loveFOOD takes a look simnel cake's meaning, history and the legends that go with it
Springtime is when the world comes back to life. In the ancient Anglo-Saxon tradition, it is when Eostre, the Goddess of Spring, returned to Earth. And how else would you welcome an old friend back but with a nice cake?
A simnel cake today is a light fruit cake that appears around Mother's Day and Easter. It has a layer of marzipan baked in the middle and a second layer on top. It's decorated with 11 balls to represent the apostles minus Judas, and sometimes there's a ball representing Christ in the middle.
Simnel cake history
The name simnel probably comes from the ancient Roman word simila, meaning fine flour. Simple, everyday, simnel bread has been made in England since as far back as the 11th century. We don't quite know how it tasted but it's often described as being boiled as well as baked.
Around the 17th century, fancy simnel cakes came to be associated with springtime – they turn up in Mothering Sunday celebrations, Easter or the 'day off' from the religious fast of Lent known as Refreshment Sunday.
But the same version was not made everywhere and different regions had their own take.
Devizes star simnel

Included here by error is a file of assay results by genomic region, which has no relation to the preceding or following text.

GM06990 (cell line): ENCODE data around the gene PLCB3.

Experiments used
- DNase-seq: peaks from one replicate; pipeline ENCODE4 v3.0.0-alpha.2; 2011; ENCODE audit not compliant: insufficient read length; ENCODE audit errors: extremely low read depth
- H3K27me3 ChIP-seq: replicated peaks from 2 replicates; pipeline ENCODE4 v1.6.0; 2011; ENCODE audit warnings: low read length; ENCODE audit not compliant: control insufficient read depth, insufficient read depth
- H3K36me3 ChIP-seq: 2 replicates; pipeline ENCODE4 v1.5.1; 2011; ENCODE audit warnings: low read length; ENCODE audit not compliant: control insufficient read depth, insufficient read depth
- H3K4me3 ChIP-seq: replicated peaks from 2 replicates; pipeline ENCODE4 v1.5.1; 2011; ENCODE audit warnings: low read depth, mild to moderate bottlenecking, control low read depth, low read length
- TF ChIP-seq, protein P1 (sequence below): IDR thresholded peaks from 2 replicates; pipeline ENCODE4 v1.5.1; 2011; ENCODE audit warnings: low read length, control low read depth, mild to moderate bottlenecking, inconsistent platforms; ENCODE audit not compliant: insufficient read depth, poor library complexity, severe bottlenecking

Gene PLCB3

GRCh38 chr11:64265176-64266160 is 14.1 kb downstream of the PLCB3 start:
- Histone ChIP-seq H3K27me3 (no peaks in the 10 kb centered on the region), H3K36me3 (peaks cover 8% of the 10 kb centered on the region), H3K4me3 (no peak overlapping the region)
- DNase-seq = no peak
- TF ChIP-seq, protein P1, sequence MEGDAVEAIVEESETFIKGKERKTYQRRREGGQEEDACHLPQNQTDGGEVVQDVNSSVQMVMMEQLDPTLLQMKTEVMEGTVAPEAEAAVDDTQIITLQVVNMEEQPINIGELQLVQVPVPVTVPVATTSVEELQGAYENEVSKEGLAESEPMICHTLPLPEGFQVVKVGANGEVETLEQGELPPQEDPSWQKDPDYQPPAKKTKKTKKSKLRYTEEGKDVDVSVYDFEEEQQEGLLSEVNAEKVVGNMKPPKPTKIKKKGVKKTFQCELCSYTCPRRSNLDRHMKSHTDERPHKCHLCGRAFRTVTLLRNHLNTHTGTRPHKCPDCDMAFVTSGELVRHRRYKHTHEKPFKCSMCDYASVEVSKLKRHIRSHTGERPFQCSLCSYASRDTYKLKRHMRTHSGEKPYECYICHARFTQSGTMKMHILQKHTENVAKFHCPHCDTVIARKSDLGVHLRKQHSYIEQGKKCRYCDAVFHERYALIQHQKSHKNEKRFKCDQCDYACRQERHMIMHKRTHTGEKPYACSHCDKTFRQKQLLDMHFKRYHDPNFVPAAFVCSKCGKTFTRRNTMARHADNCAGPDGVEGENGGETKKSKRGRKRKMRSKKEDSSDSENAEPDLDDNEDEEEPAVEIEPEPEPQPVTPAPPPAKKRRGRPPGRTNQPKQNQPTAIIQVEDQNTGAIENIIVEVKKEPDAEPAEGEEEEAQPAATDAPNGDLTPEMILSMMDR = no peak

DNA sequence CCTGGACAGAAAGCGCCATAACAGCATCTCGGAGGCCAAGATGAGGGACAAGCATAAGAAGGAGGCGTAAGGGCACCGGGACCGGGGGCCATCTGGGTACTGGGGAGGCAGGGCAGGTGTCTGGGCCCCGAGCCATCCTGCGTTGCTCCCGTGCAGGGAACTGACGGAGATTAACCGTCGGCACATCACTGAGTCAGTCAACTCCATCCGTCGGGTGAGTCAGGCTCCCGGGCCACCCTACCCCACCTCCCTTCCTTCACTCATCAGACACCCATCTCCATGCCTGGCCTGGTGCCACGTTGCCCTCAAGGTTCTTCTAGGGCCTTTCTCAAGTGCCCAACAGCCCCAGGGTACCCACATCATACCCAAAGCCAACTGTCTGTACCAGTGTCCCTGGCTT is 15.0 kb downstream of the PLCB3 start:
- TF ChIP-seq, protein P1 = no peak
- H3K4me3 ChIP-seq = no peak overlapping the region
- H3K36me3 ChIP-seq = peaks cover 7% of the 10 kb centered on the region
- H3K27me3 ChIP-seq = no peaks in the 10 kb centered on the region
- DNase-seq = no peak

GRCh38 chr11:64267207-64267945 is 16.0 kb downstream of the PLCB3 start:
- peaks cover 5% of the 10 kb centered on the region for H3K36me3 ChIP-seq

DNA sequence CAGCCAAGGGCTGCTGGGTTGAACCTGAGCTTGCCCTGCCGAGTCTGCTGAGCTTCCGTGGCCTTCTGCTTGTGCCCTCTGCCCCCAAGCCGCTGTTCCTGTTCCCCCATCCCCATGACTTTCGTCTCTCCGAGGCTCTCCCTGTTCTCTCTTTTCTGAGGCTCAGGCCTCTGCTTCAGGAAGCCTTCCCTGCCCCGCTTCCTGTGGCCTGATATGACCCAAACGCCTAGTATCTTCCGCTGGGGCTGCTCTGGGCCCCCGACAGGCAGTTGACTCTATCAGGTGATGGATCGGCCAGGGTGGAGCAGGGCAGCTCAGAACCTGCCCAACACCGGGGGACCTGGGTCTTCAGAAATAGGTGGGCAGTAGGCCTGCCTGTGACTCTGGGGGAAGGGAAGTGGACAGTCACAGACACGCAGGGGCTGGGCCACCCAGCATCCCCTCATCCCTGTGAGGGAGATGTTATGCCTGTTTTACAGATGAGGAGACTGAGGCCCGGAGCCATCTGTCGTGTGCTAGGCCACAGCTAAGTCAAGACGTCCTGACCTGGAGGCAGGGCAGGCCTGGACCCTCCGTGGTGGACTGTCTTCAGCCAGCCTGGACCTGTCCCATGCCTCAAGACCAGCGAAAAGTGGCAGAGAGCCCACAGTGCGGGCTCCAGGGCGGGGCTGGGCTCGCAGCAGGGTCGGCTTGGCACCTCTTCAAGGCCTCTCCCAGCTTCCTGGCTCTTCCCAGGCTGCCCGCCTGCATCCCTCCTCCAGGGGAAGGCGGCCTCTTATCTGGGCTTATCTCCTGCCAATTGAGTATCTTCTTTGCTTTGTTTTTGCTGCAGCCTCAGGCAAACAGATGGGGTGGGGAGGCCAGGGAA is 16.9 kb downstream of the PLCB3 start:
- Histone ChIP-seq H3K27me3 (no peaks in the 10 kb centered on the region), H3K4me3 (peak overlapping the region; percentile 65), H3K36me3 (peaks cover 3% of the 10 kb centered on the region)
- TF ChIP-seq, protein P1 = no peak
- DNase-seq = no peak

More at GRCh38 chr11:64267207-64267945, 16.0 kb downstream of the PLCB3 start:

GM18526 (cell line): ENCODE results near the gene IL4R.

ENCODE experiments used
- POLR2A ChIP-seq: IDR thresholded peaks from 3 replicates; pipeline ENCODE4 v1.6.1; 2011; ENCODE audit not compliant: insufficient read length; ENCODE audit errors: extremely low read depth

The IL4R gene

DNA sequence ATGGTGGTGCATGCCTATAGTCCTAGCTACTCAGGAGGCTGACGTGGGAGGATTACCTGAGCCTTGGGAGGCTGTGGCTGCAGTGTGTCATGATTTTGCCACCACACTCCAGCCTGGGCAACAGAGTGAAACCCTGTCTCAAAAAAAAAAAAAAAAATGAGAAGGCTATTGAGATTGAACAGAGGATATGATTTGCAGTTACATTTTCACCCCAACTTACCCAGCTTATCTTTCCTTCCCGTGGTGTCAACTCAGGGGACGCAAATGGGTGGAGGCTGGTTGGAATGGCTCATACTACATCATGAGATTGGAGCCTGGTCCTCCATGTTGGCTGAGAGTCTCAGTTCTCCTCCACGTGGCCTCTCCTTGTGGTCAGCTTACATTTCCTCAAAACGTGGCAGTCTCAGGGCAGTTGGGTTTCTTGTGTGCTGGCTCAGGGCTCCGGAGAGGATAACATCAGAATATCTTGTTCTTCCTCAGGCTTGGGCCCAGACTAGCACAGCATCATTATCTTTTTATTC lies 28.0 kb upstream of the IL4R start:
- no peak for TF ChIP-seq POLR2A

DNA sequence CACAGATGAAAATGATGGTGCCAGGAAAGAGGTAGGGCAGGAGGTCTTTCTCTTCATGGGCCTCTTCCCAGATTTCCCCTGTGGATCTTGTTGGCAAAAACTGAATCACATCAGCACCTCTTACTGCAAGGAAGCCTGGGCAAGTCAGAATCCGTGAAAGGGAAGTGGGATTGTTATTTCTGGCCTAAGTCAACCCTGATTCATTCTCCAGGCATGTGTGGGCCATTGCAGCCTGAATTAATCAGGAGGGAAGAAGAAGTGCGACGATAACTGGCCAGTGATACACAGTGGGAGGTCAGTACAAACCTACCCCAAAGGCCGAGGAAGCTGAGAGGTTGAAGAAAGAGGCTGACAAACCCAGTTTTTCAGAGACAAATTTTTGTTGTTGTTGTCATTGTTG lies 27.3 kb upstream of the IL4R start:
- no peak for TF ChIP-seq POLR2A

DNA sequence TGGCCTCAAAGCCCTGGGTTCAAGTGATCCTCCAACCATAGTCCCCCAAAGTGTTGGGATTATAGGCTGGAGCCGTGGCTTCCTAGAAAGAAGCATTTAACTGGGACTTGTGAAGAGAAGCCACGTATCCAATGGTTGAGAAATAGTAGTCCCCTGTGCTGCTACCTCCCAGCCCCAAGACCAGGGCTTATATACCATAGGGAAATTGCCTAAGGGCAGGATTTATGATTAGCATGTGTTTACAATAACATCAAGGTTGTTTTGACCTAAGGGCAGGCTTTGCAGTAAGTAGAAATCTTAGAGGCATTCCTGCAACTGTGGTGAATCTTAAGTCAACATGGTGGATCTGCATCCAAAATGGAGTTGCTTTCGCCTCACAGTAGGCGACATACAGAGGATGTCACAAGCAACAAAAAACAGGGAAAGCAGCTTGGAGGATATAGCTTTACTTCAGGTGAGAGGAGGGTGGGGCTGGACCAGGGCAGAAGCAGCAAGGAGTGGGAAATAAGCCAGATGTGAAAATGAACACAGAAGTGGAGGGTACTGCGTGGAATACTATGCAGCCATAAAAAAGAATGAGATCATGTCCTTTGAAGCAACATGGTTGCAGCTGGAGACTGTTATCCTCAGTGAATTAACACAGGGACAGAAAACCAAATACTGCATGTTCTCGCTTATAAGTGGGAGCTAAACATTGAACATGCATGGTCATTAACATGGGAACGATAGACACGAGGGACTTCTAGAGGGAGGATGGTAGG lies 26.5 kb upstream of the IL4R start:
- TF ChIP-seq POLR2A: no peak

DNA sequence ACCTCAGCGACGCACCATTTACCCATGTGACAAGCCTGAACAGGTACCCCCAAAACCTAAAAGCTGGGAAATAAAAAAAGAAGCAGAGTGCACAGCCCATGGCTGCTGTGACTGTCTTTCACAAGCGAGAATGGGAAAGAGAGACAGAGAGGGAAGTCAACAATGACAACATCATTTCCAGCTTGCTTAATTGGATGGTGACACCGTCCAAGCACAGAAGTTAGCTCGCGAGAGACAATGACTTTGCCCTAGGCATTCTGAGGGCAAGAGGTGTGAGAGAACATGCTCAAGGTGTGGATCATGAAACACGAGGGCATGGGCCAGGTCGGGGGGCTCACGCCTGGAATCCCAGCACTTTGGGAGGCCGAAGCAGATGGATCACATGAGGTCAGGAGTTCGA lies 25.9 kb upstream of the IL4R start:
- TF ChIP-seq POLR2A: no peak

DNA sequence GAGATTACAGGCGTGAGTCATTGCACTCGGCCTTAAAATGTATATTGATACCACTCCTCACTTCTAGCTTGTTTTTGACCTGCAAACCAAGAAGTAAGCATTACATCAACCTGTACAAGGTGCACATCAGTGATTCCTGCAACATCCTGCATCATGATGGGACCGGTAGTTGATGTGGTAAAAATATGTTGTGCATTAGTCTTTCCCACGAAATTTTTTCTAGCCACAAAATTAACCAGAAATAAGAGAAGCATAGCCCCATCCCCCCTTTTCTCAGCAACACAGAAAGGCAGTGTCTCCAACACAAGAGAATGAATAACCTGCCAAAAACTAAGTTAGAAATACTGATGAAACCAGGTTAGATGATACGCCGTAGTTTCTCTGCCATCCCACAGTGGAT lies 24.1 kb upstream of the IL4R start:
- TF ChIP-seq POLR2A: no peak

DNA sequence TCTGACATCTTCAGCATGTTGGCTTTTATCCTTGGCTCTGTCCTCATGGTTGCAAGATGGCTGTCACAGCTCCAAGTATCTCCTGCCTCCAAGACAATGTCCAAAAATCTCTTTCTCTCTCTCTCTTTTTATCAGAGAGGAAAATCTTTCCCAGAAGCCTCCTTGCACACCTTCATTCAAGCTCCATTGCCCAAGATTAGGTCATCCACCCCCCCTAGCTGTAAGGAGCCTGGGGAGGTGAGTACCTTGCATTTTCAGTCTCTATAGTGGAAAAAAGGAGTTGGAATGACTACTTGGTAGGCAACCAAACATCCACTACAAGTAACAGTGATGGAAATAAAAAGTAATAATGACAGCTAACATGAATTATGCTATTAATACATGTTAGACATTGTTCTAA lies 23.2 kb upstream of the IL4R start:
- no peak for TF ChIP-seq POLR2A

The Devizes simnel cake was made with currants and lemon peel, coloured golden with saffron and always made in a star shape, then boiled, baked and glazed. The Wiltshire Heritage Museum still have an original recipe.
Shrewsbury simnel cake
Shrewsbury's simnel cake, famous in its day, was a rich plum cake in the centre, covered in a crust made from flour, saffron and water. It was boiled for several hours, brushed with egg and baked. It was so hard that one story claims a recipient of the cake believed it to be a footstool.
Bury simnel cake
Closest to the version we know and love today, Bury simnel is named after the town in Lancashire. It's a rich fruit cake made with nuts, cherries and peel; iced on top with marzipan; and decorated with 11 sugar balls.
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The legend of Simon and Nell
If you like tall tales, they don't come much taller than this 19th-century story from Wiltshire.
Supposedly, an honest old couple named Simon and Nell found themselves with a surplus piece of dough at Easter. They argued and fought over what to do with it – Simon wanted to boil it and Nell to bake it. In the end, they compromised and did both so that their invention became known as the cake of Sim-Nel.
Our top supermarket picks
Gluten free: ASDA Free From 4 Simnel Cake Slices, £2.20 (220g)
All-rounder: Sainsbury’s Easter Hand Decorated All Butter Simnel Cake, Taste the Difference, £10 (850g)
Blow-out: M&S Easter Simnel Cake, £12 (930g)
Simnel cake alternatives
Nobody is going to stop you creating your own simnel tradition. As long as it welcomes springtime, you can make it just how you like.
If you aren’t into heavy fruit cakes, this moist and zesty lemon and pistachio cake with a layer of marzipan makes a lovely, light alternative. Or try this rum, raisin and caramel bundt for a fruit cake with a twist.
This is a classic loveFOOD article
Lead image: Anna_Pustynnikova/Shutterstock
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